Sen. Kay Bailey Hutchison, R-Texas

U.S. Senator Worries Tribal Courts Will Imprison ‘Any American’

Rob Capriccioso
4/16/12

WASHINGTON – Sen. Kay Bailey Hutchison, R-Texas, is expressing concern that tribal courts operating on Indian reservations will attempt to arrest and imprison ‘any American’ if legislation aimed at protecting Native women from criminal violence passes the U.S. Congress.

Hutchison made her view known in an April 5 op/ed published by The Des Moines Register.

“One of the problematic provisions of the committee bill would give tribal courts authority to arrest, try and imprison any American,” Hutchison wrote in referring to S.1925, the reauthorization of the Violence Against Women Act (VAWA), currently being considered in the U.S. Senate.

In short, Hutchison appears to be making it seem as if innocent Americans will wrongly suffer in tribal courts under the legislation. But what the senator doesn’t note is that the ‘any American’ she is referring to would have to commit serious crimes against Indians in order to be prosecuted in tribal court—and even then, would have protections under the proposed legislation.

Many non-Indian Americans are currently able to commit crimes on Indian reservations without facing any consequences, according to federal research. U.S. Attorneys decline to prosecute 67 percent of sexual abuse and related matters that occur in Indian country, the U.S. Government Accountability Office reported in 2010, because they say their resources are already stretched too thin.

Tribal courts have historically been able to pick up the slack in some cases, but a 2008 U.S. District Court decision out of Washington state found that an Indian tribe didn’t have the authority to enter a protection order for a non-member Indian against a non-Indian residing on non-Indian fee land within the reservation—effectively blocking the tribal wheels of justice from working in many cases.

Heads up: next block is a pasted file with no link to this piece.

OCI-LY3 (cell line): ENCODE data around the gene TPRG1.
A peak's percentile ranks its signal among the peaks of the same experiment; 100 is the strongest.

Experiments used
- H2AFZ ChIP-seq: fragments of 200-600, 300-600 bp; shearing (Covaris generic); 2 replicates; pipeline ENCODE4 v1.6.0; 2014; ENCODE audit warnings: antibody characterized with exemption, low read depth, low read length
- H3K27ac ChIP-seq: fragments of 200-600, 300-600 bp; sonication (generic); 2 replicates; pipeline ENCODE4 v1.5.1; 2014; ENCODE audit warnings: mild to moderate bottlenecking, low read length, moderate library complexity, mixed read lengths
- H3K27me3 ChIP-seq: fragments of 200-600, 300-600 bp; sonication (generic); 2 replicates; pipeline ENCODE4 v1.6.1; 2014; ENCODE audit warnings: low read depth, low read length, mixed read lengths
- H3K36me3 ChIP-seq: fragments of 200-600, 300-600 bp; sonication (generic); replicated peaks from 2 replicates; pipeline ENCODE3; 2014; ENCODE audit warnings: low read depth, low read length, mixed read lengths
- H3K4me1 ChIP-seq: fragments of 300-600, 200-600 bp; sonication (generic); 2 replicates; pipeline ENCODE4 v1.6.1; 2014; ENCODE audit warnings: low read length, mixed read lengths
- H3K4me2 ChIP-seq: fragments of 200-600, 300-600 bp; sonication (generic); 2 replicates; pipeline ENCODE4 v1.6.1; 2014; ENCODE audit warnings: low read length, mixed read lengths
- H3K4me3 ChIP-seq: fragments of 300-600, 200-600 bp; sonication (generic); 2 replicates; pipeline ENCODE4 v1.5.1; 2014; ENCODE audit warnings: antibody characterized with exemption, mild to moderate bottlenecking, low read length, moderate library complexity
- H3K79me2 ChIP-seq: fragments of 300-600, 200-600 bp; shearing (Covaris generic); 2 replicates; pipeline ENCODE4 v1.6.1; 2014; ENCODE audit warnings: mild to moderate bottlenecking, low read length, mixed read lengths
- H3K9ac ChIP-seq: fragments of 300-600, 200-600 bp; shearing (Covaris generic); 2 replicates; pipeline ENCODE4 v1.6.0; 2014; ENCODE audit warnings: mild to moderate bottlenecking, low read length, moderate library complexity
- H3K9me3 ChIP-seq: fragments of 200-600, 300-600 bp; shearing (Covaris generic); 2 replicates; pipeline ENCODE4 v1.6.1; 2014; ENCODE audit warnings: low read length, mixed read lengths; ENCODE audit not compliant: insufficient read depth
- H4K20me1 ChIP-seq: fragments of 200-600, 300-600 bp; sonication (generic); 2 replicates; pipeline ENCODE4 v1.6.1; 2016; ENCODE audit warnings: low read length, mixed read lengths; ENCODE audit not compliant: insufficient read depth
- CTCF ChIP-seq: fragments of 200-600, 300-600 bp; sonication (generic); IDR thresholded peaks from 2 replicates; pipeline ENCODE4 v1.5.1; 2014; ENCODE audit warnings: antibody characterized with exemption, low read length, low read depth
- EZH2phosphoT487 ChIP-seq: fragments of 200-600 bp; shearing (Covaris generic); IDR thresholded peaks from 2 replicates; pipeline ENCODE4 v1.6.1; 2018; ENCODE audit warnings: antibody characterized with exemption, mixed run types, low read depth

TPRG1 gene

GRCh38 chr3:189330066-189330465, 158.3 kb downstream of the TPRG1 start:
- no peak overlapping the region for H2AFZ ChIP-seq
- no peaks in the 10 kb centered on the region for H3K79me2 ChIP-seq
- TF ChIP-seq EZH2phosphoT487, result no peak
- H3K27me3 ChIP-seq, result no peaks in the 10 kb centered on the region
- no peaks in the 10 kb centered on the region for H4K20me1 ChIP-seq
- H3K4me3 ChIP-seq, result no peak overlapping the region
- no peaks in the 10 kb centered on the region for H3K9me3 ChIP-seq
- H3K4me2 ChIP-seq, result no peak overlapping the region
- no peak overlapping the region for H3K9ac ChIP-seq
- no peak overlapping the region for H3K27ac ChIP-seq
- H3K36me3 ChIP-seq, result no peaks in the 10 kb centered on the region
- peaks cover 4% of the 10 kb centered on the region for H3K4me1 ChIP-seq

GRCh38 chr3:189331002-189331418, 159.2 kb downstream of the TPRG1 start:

The VAWA reauthorization attempts to make up for these shortfalls. Section 904 would restore concurrent tribal criminal jurisdiction over non-Indians who commit crimes of domestic violence, dating violence or violations of protection orders in Indian country. And, in response to the 2008 U.S. District Court decision, Section 905 goes on to clarify that every tribe has full civil jurisdiction to issue and enforce protection orders against all persons regarding matters on tribal lands.

At the same time, Sections 904 and 905 of the proposal under congressional consideration are the ones that worry Hutchison: “This provision is probably unconstitutional; it is certainly impractical,” she writes in her editorial.

But tribal advocates say Hutchison is wrong, as well as trying to scare Americans, and failing to take steps to reduce violence against Indians.

“Sen. Hutchison and other opponents of the tribal criminal jurisdictional amendments in S.1925 seem to be doing their best not only to undermine the credibility of tribal courts, but also to mischaracterize the tribal provisions in the media to make them appear much, much broader than they are as currently drafted,” says Katy Jackman, staff lawyer for the National Congress of American Indians (NCAI), in an interview with Indian Country Today Media Network.

Jackman points out that Section 904 does not permit tribal prosecutions unless the defendant has “sufficient ties to the Indian tribe”—the tribe must prove that any defendant being prosecuted under Section 904 either: resides in the Indian country of the prosecuting tribe, is employed in the Indian country of the prosecuting tribe, or is either the spouse or intimate partner of a member of the prosecuting tribe.

“The idea that somehow this new jurisdiction would expand to ‘any American’ is patently absurd,” Jackman says. “Apparently, Sen. Hutchison thinks that non-Indians who live, work, and/or maintain intimate relationships in Indian country should be allowed to beat their wives and girlfriends in violation of tribal laws simply because of their non-Indian status.”

"Just as no person has the right to go to Canada, violate women, and then complain that Canadian courts do not adhere to the U.S. Constitution, nor should criminals be afford such arguments when they enter Indian country," adds Ryan Dreveskracht, an Indian affairs lawyer with Galanda Broadman. "Indeed, the nation should be appalled that lawmakers such as Sen. Hutchinson are suggesting that such arguments have any merit at all."